Kurdish forces advanced Sunday to the gates of a Syrian town and clashed with Islamic State jihadists, an upsurge in violence that saw Turkey open its border to fleeing civilians.
Backed by Syrian rebel fighters and U.S.-led air strikes, the Kurdish militia pressed their offensive on the northern town of Tal Abyad, a strategic supply route from Turkey to IS' self-proclaimed capital of Raqa.
Hussein Khojer, a commander with the Kurdish People's Protection Units (YPG), said fighting raged on the eastern edges of Tal Abyad, just 50 meters (yards) from the town itself.
"We are fighting for control of the first checkpoint," Khojer told AFP in Beirut, adding that the advance came after three days' of heavy clashes.
He said IS had tried to block the advance by blowing up two bridges.
The Syrian Observatory for Human Rights said Kurdish fighters "just waded across" and had reached the town's southeastern edges but had yet to enter.
Kurdish sources say the goal is to cut off a crucial supply line for the jihadists, who have been accused of bringing in foreign fighters and supplies across the Turkish border.
Fearing a major battle, Arab and Kurdish civilians fled their homes and headed for the border fence with Turkey, where thousands had been clustered behind barbed wire at the Akcakale crossing.
Turkey later began accepting onto its territory refugees, an AFP photographer said.
Dozens of them, many carrying sacks of possessions, started passing through the Akcakale border gate onto Turkish territory as thousands more awaited their turn to cross on other side.
It came after two days of them being trapped between the IS jihadists on the Syrian side of the border and Turkish troops on the other who fired water cannon and even pepper spray to keep them at bay.
- 'Almost completely surrounded' -
Fears have been building in the area for days, as the Kurdish YPG militia and its allies advanced from east and west on the town of about 15,000.
By Saturday the YPG had seized at least 20 villages southwest of Tal Abyad, according to the Britain-based Observatory which relies on a wide network of sources across Syria.
The advance sparked fear among civilians who fled in droves and slept the night at the fence in the open.
Many could be heard asking in Arabic for help, and holding up empty bottles, pleading for water in scorching early summer temperatures.
A Kurdish activist who visits the front line daily said residents were seeking refuge wherever they could.
"Tal Abyad is almost completely surrounded," Arin Shekhmos said.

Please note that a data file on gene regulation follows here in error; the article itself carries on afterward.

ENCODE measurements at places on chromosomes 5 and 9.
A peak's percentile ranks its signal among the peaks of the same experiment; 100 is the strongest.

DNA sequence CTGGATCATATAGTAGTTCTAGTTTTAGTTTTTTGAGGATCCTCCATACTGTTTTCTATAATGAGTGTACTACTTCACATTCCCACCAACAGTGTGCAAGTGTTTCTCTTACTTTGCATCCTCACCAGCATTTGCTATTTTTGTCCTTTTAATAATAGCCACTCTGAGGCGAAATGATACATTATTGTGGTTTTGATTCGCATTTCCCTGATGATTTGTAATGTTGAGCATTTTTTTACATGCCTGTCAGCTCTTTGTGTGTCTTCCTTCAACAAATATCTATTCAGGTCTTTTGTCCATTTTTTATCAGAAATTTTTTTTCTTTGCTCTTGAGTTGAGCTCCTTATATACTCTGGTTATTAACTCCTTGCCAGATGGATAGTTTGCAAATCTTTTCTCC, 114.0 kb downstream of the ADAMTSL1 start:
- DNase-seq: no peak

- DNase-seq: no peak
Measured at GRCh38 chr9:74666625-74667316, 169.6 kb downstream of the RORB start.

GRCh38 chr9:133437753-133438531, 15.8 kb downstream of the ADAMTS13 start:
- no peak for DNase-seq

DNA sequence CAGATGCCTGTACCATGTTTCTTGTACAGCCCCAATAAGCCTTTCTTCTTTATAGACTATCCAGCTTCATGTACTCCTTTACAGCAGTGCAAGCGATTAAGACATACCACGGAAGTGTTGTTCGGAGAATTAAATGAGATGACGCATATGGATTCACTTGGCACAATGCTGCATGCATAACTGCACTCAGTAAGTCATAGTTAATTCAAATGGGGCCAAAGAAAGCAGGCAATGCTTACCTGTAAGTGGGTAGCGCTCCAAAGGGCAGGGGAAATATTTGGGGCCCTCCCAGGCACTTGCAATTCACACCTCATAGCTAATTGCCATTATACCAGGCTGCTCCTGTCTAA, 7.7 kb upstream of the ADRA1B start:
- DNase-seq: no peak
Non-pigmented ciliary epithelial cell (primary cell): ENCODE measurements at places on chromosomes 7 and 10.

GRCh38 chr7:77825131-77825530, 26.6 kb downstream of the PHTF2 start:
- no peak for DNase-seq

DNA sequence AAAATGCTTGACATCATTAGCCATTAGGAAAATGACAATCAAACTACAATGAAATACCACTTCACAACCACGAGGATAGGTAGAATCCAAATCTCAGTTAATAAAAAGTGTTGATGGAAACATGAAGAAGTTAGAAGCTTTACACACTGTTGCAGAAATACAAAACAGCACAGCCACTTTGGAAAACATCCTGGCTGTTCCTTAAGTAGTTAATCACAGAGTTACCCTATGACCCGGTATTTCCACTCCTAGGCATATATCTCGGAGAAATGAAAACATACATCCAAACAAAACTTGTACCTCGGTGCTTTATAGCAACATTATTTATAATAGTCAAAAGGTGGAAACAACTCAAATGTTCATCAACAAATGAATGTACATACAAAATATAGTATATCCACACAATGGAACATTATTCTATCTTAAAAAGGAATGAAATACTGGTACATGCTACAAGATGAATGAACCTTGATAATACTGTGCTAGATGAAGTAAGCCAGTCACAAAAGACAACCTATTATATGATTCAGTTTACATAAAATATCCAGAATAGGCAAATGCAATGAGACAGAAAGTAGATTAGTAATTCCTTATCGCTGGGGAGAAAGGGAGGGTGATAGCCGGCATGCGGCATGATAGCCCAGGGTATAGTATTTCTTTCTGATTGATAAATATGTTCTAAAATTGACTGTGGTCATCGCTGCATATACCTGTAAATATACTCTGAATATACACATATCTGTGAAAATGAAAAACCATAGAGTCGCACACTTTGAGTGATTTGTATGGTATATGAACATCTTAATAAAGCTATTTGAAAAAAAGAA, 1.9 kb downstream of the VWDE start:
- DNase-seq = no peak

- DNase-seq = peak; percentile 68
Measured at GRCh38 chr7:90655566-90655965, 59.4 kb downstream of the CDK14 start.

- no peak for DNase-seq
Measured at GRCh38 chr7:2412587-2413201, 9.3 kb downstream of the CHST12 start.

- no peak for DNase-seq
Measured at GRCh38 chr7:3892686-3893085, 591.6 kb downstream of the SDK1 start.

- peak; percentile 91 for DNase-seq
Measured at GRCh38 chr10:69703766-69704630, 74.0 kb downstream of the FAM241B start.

The town lies on a mostly Sunni Arab part of the border between the mainly Kurdish town Kobane and Syria's most populous ethnic Kurdish region -- Hasakeh province -- in the northeast.
Backed by U.S.-led air raids, YPG units scored a landmark victory against IS in January in Kobane.
Since then, Kurdish forces have been chipping away at jihadist territory on either side of Raqa -- from Hasakeh province to the east and Aleppo to the west.
"We are waiting for the whole border area to be liberated -- from northeastern Syria all the way to Kobane," said Mustafa Ebdi, a Kurdish activist in Kobane.
- Erdogan troubled -
Observatory director Rami Abdel Rahman said U.S.-led air strikes had been key in forcing the jihadists to withdraw.
On Saturday, the coalition said it had struck three IS tactical units near Kobane and had destroyed one of the group's fighting positions.
To the west in Aleppo province, coalition raids killed at least 12 IS fighters as they fought a rebel alliance for control of another supply route from Turkey, said Abdel Rahman.
Turkish President Recep Tayyip Erdogan said he was troubled by the Kurdish advance in northern Syria as it could pose a future threat to his country.
Erdogan alleged that ethnic Arabs and Syrian Turkmen were being targeted and said Turkey had already taken in about 15,000 of them last week before closing the frontier.
He said the places they had vacated were being occupied by the Syrian Kurdish group the Democratic Union Party, and the outlawed Kurdistan Workers Party which fought a deadly decades-long insurgency for Kurdish self-rule in Turkey's southeast.
"This could lead to the creation of a structure that threatens our borders," Erdogan said. "Everyone needs to take into account our sensitivities on this issue."
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